This blog post is by Jyldyz T. Kasymova, Assistant Professor at the Political Science Department, Buffalo State (SUNY) and Professor L. Schachter, Professor at the School of Management, New Jersey Institute of Technology. It is excerpted from their recent article “Bringing Participatory Tools to a Different Level: a Case Study of Local Participatory Practices in Kyrgyzstan.”
Engaging citizens in budget decision making is increasingly recognized as an important function of governments around the world. Many western-financed NGOs (nongovernmental organizations) are encouraging citizen participation when states transition from authoritarian to democratic governments, as is the case with Kyrgyzstan. After its independence in 1991, Kyrgyzstan adopted several legal tools for budget transparency, including the Law on Basic Principles of Budgetary Law in the Kyrgyz Republic, which requires governments at the local and national levels to make budget documents available to the public. In addition, article 12 of that law stresses that the parliament, village, district, and city councils openly and publicly review and adopt the national and local budgets. By the end of the 1990s Kyrgyzstan, with the help of international donors, started conducting public budget hearings in rural and urban municipalities. Today almost all urban, and many rural, municipalities in the country conduct annual budget hearings.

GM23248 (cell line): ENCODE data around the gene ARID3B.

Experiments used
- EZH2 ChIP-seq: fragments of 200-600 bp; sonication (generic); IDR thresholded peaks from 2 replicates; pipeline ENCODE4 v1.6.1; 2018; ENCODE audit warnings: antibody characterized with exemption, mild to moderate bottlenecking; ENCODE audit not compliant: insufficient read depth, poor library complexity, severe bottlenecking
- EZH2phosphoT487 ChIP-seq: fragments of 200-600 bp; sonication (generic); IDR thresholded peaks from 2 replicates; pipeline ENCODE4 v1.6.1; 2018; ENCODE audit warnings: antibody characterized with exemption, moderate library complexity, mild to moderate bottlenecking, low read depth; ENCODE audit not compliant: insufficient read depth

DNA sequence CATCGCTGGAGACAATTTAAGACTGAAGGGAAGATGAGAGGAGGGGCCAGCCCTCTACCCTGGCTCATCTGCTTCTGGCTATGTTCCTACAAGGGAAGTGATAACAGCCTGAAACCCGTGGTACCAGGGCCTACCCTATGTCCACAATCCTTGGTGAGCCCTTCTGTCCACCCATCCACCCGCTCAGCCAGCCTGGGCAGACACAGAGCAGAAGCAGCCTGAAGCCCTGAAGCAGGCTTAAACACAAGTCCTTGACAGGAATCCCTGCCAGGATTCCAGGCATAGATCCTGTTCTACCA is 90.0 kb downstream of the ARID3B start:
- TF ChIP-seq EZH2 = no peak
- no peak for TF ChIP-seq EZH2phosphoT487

But, as in many countries, the existence of laws providing access to budget information does not guarantee that this access exists in practice. In 2009 the Open Society Institute evaluated access to public finance information in several countries. The study found that Kyrgyzstan had laws enabling citizens to demand budget information from state authorities but they were not widely used due to a lack of awareness among citizens about these legislative tools. Additionally, recent experience has demonstrated that budget hearings alone do not guarantee “authentic participation.” A lack of financial literacy among the population, low levels of interest in budgeting, and a lack of skills among local leaders in moderating budget hearings are some of the documented problems. Most important, there is no oversight mechanism that mandates the government to incorporate citizens’ feedback in final budget decisions. To address these challenges a new approach was undertaken.